I was determined to finish spinning the roving I had and I learned a few things in the process too; such as dyed roving is more prone to felting and leaving it stuffed in a plastic bag for 18 months is not conducive to easy-spinning. However I did  finish up with this. Art/Novelty-yarn-esque as it is, I’m proud to have got to the end and for learning all that I did. 

Very nice dear.... but what is it?

I had the “yarn” on separate toilet roll centres, all ready for meeting Chicwithstix at the Crafy Market last Sunday, so that she could give me pointers on how to ply them together. And then… I met her scribble lace scarf, knit using beautiful blue hand-spun of her own for the accent yarn. So now my “yarn” is not going to be plied but – with the able-bodied, enabling of Bootie and Clarabel – got partnered with some Drops Kid-silk in beige from The Constant Knitter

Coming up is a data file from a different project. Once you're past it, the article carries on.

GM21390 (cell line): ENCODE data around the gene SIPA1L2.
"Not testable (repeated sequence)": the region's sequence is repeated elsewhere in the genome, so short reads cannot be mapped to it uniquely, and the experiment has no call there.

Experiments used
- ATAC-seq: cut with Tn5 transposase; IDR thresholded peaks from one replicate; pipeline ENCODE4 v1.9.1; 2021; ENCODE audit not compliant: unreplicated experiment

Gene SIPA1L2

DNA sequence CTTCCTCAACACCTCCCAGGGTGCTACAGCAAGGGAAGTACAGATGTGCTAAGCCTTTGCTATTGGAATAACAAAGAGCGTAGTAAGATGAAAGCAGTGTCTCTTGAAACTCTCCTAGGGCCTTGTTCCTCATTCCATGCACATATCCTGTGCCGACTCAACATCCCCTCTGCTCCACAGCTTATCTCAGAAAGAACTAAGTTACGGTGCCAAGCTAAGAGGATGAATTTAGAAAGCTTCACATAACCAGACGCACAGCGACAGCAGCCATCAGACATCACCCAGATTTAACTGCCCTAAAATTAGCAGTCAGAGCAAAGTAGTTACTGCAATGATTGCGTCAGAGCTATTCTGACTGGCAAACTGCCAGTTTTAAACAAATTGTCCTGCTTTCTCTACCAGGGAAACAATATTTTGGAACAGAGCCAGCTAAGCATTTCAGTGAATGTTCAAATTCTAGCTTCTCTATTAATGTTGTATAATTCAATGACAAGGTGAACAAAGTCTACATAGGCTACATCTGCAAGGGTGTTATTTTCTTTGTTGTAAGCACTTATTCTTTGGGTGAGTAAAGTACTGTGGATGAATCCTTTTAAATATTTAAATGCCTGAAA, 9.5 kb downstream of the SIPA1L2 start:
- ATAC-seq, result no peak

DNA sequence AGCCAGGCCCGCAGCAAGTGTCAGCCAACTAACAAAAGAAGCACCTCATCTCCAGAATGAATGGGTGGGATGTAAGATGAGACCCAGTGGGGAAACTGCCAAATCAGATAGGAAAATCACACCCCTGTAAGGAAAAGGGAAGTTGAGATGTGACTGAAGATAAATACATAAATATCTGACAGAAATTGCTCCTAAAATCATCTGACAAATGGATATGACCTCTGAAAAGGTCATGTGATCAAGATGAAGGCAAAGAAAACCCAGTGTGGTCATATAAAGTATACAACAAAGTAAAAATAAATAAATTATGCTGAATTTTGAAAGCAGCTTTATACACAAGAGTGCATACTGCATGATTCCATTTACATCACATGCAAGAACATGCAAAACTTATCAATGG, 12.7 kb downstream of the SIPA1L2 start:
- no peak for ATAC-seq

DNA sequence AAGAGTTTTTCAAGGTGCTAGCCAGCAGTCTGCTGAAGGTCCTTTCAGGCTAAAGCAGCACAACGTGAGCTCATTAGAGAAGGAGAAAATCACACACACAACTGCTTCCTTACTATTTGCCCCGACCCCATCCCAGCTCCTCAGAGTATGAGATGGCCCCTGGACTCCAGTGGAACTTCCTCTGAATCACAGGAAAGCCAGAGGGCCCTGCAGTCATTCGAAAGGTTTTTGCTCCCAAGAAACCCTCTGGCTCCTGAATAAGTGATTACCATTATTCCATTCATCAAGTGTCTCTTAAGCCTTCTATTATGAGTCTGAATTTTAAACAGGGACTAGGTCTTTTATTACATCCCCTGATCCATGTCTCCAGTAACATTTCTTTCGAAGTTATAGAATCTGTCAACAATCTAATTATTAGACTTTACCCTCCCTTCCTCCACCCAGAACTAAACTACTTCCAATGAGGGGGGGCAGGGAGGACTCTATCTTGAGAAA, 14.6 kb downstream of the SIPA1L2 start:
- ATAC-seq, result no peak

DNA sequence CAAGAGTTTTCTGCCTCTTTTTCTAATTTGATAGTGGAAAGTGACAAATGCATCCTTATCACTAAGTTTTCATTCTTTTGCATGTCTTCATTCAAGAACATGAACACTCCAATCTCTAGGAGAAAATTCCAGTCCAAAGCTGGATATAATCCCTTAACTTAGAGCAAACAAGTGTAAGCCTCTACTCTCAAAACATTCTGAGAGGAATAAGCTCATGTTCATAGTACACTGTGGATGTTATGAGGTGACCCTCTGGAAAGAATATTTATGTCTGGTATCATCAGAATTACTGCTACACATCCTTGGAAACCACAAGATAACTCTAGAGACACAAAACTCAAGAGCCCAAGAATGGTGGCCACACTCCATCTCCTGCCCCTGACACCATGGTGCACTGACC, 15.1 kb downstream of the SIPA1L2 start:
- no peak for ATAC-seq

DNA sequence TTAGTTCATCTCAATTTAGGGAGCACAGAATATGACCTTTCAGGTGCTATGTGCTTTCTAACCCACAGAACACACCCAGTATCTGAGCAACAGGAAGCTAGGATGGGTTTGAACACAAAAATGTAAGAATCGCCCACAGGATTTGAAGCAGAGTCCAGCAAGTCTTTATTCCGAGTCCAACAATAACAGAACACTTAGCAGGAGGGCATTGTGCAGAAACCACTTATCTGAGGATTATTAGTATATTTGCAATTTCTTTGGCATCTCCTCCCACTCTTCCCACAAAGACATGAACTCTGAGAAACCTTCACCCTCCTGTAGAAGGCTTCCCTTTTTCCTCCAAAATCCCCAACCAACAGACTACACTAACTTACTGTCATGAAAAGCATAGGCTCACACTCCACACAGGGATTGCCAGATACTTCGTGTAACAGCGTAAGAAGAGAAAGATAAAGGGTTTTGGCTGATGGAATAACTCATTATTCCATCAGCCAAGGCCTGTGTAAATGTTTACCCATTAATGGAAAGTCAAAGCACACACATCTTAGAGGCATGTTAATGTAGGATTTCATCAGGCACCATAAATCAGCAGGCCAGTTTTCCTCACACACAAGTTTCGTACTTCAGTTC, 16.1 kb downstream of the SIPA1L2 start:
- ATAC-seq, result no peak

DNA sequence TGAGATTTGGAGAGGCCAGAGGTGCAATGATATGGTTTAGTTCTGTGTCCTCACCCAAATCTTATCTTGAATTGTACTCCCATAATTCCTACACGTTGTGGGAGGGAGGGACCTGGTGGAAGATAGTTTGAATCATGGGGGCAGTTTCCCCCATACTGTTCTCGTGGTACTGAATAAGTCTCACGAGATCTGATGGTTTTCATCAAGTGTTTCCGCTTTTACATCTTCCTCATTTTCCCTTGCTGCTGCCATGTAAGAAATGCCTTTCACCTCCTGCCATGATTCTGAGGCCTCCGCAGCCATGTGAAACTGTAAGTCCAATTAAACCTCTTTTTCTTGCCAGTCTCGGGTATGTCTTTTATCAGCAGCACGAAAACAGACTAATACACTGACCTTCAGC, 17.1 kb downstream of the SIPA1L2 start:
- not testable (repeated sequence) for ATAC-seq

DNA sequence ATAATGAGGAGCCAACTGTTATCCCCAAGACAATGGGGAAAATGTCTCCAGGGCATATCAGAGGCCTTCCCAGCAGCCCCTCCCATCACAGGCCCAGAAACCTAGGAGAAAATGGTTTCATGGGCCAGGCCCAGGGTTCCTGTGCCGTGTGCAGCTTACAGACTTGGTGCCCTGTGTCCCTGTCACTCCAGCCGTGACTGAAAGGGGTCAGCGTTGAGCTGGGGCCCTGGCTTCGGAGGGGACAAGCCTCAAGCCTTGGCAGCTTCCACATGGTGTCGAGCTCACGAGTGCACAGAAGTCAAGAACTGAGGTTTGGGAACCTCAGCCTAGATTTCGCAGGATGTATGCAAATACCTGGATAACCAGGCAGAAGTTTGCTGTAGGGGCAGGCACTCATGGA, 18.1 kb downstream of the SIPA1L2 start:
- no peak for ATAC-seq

When I grow up.... I'll scribble!

I’ve received excellent advice from all the spinners I’ve met recently. The advice I like best of all is from BionicLaura: “spindling for 5 minutes a day will teach you more than an hour once a week” because it means I’m going to have to invest in a whole lot of roving. Roving is just perfect to tide me over while I’m on this strict yarn diet, isn’t it? With this in mind I got 100g of pencil roving from Chicwithstix at the Crafty Market. It’s a Merino Tencel blend that I’m going to spin, dye and then ply. Until then, I just content myself with burying my face in it an inhaling. Aaaah! 

How do you catch a cloud and pin it down...

Oh! my strict yarn diet… I completely forgot! (tee hee!). The main reason we went to the Crafty Market in the first place was to get a chance to see The Constant Knitters’ wares. She did not disappoint and these two balls of Kid-Silk by Drops were purloined with a lacy wrap from Knitting Brioche in mind. 

Planned for "Herfst avond scarf" by Nancy Marchant from "Knitting Brioche"